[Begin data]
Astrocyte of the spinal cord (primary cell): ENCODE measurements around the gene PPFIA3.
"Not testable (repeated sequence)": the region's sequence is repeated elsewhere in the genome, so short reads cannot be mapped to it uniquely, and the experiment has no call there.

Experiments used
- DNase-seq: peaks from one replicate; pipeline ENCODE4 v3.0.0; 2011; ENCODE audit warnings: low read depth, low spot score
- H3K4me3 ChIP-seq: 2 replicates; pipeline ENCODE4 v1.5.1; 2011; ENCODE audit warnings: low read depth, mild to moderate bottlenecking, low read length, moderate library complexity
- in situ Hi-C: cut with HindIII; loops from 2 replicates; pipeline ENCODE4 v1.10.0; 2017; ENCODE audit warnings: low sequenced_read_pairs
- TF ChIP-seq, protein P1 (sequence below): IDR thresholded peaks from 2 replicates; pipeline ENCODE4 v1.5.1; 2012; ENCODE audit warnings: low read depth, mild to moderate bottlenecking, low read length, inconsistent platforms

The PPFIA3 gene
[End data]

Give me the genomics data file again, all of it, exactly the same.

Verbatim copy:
Astrocyte of the spinal cord (primary cell): ENCODE measurements around the gene PPFIA3.
"Not testable (repeated sequence)": the region's sequence is repeated elsewhere in the genome, so short reads cannot be mapped to it uniquely, and the experiment has no call there.

Experiments used
- DNase-seq: peaks from one replicate; pipeline ENCODE4 v3.0.0; 2011; ENCODE audit warnings: low read depth, low spot score
- H3K4me3 ChIP-seq: 2 replicates; pipeline ENCODE4 v1.5.1; 2011; ENCODE audit warnings: low read depth, mild to moderate bottlenecking, low read length, moderate library complexity
- in situ Hi-C: cut with HindIII; loops from 2 replicates; pipeline ENCODE4 v1.10.0; 2017; ENCODE audit warnings: low sequenced_read_pairs
- TF ChIP-seq, protein P1 (sequence below): IDR thresholded peaks from 2 replicates; pipeline ENCODE4 v1.5.1; 2012; ENCODE audit warnings: low read depth, mild to moderate bottlenecking, low read length, inconsistent platforms

The PPFIA3 gene